After Najwa Zebian moved to Canada at the age of sixteen, she experienced displacement, discrimination, and abuse. Now an acclaimed author, poet, and educator, she counts more than a million followers on Instagram (including Adriana Lima, Hilary Swank, and Khloe Kardashian) and recently released her third book, Sparks of Phoenix.

We spoke with her about the book, her creative process and what these past few years have taught her.

SDTC: What was happening in your life while you were writing Sparks of Phoenix?

NZ: I was finding my own voice and understanding how much power I had to rise out of being made to feel I was less and small and my voice wasn’t strong enough. It was borne out of my journey in life up until this point. You don’t just wake up one day and say, “I don’t have a voice,” or “I feel like I’m less.” I think that you go through moments in your life where you get it in little increments; you get it through your life experiences.

I’ve always said that I’ve been in search of a home, a place where I can feel loved unconditionally. That was a life struggle of mine. When you look for home in people or in places, you’re always going to end up homeless, because the real home is within you. Writing Sparks of Phoenix allowed me to build that home inside of me and say that just because I went through these experiences, just because I didn’t feel welcome in people’s lives or in different places doesn’t mean that I’m not worthy. It just means I was building my home in the wrong place.

This past year you’ve stopped wearing the hijab. Can you share what was behind your decision to stop covering?

I started covering when I was in Grade 7. I was very young. I was in Lebanon attending an Islamic school. It was a normal thing for women to cover. It was celebrated; you were [considered] a more faithful person, a good girl, if you do that. I wanted to look like my older sister who wore it. It felt very natural. I didn’t receive any judgment or hate because of it. I moved to Canada when I was sixteen, and it wasn’t something I was ready to let go of. I don’t recall feeling excluded because of it, because I don’t think I had the awareness and life experience to understand that sometimes people will treat you differently because you look differently.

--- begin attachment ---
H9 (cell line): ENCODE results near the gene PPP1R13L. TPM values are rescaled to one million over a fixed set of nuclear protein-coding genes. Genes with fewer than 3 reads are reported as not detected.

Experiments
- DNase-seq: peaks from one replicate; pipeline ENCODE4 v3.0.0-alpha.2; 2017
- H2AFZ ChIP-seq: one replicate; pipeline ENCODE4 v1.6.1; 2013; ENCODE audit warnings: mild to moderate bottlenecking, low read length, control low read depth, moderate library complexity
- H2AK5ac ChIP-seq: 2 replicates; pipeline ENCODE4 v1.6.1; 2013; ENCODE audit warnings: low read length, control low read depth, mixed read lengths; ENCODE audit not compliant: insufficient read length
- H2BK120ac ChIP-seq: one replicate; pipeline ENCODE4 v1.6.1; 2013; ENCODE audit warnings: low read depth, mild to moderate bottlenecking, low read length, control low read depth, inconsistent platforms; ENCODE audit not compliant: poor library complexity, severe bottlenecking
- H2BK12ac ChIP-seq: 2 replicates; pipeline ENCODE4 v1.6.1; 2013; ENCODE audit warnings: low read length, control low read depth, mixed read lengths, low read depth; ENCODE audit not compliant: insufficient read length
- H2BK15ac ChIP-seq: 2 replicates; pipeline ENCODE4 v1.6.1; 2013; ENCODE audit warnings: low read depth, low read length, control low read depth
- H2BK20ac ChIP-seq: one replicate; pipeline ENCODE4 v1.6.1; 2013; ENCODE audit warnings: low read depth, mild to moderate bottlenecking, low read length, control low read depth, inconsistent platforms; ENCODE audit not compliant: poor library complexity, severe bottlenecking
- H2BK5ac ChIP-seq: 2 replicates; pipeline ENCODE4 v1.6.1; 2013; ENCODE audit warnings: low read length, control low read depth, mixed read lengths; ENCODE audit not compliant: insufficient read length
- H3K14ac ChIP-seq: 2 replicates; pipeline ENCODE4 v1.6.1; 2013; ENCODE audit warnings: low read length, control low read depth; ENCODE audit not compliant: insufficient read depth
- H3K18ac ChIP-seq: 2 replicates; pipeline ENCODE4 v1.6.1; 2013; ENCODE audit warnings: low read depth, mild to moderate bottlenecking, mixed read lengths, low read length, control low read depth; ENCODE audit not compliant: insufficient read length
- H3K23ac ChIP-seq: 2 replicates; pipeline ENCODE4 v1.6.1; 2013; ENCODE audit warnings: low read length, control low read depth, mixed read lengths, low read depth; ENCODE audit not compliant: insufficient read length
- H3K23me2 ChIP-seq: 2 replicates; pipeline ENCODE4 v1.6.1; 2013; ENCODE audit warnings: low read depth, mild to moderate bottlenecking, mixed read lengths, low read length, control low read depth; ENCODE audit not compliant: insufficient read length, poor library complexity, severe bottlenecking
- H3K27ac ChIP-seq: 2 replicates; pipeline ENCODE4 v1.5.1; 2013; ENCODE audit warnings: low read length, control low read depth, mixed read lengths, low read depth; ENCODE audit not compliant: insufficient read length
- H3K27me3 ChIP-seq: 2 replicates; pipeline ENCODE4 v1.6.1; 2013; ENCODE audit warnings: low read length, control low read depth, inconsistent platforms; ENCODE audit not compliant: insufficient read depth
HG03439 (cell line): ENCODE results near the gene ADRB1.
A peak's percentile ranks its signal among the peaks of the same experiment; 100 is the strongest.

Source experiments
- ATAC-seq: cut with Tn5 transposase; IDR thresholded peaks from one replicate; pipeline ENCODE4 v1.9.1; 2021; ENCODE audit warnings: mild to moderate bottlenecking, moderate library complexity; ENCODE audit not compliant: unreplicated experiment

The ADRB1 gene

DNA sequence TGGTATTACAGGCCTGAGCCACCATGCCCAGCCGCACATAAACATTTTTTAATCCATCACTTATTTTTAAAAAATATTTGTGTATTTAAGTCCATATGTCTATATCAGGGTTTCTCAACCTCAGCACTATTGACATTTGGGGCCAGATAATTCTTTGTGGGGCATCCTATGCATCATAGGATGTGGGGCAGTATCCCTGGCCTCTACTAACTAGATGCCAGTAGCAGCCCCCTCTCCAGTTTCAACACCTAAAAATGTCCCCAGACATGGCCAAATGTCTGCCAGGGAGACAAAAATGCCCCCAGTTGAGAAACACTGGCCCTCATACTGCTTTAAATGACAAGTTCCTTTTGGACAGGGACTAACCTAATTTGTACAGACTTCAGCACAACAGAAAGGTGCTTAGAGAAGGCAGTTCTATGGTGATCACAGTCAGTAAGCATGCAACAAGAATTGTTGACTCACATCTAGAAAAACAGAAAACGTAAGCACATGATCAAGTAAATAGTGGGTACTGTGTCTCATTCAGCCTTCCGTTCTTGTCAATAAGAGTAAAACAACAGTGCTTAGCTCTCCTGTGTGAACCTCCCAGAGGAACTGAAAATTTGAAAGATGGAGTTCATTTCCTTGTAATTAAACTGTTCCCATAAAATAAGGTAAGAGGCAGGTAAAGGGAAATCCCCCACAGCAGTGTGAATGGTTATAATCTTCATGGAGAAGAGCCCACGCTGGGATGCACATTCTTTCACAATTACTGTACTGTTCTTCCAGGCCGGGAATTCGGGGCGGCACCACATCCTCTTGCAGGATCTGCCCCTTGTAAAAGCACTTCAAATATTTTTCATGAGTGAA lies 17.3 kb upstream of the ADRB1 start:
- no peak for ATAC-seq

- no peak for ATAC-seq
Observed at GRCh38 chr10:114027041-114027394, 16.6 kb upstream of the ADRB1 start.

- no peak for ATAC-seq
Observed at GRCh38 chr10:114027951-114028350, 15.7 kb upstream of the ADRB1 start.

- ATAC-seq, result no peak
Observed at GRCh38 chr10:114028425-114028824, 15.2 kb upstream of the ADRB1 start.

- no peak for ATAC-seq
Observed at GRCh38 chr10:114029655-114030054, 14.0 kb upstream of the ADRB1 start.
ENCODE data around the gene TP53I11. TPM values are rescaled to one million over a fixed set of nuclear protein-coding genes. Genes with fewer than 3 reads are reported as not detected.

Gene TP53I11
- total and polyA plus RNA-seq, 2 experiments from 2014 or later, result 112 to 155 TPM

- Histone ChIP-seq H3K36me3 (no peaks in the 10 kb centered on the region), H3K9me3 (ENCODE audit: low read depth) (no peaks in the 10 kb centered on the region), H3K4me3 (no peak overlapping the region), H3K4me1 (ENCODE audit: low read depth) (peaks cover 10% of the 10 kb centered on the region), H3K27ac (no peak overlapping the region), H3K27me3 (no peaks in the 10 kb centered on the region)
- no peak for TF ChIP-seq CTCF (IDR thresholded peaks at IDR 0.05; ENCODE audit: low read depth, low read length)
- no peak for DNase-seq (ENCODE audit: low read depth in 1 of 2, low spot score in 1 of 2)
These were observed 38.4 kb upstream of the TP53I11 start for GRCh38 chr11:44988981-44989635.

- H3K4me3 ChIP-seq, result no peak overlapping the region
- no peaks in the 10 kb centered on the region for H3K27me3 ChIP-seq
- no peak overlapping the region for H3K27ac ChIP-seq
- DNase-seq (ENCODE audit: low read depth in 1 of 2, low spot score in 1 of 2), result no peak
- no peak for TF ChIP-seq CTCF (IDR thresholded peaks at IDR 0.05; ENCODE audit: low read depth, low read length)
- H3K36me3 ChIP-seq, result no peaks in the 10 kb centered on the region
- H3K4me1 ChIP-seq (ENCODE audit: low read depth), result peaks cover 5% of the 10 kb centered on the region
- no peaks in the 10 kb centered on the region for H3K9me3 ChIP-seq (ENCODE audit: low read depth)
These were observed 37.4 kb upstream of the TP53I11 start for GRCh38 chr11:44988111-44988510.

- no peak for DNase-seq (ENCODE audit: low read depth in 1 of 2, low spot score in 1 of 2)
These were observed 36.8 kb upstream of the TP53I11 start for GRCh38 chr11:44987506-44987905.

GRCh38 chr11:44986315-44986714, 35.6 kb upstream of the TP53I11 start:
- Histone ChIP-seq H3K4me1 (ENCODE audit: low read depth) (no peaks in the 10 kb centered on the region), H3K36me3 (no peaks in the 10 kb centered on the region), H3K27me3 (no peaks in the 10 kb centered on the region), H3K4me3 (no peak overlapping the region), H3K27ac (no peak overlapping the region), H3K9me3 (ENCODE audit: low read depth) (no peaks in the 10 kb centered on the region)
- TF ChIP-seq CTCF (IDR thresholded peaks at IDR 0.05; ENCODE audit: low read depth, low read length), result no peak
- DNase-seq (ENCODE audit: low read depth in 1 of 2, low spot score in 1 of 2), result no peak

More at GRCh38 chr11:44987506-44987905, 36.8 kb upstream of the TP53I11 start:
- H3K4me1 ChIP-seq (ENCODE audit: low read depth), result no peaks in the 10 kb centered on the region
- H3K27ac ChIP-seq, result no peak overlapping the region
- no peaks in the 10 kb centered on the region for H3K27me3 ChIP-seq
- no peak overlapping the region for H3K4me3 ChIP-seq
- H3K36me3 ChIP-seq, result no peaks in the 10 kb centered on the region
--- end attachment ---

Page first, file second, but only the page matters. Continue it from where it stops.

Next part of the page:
Then, in my second year of university, I was on the bus and this older man kept staring me down the whole way. As he was getting off the bus, he looked at me and said, “You know, you’re in Canada. You don’t have to dress like that.” I just started bawling my eyes out. Ever since then, I would wake up every morning and say, “Do I want to relieve myself of this pain that people could cause me? And this judgment? Do I just take it off and relieve myself of that, or do I choose courage and say, ‘this is part of who I am and continue to wear it and be a good person and show the world that what I’m covered with doesn’t mean that I’m a bad person?'” I used it as a way to raise awareness and build my own resilience. I’m very grateful for it. I never look back and say I was oppressed when I was wearing it, because to me, it was a choice.

Last year, I was thinking about if someone were to write a biography about me one hundred years from now, and I imagined what that would look like. There’s a picture, and my name. When I saw the picture [in my mind], I wasn’t wearing my hijab. And it hit me: I don’t see myself the way others see me. The image I have of myself isn’t the image I project in the world. And I knew that I had to be more true to who I am and how I see myself. I had to make that transition because that’s the image that I saw, and all I needed to do was just take that step. I am not just a label. I was getting labelled that she is the first Muslim author to do something, she is the first Hijabi author to do something. And I didn’t like that. Because I wanted “She is a human, she is an author, she is an activist.” I didn’t want to be defined by that one label.

[There’s a] certain population of the community of people around me who belong to the Muslim faith (I’m not saying everyone in the Muslim community is like this) who want emphasis on the way that a woman dressed. They were putting more emphasis on the way a woman is covered than on who she is and what she’s doing for this world. I didn’t want that. I saw so much hypocrisy in that and thought, I don’t see myself that way, and I feel that my manners and the business that I’m spreading into this world are more important than the way that I dress. The Islam that I believe in sees the human heart before it sees anything else. All of these things together came with such intensity that I could no longer see myself covering the way that I did before. I had to do it, and I did.

What have you learned about yourself throughout this?

I’ve learned that I have a lot more power than I actually think I do. It’s okay if I say no. It’s okay if I don’t please everyone. I’m going to be okay, and they’re going to be okay. It’s not my responsibility to make sure that everyone is okay with me being who I am.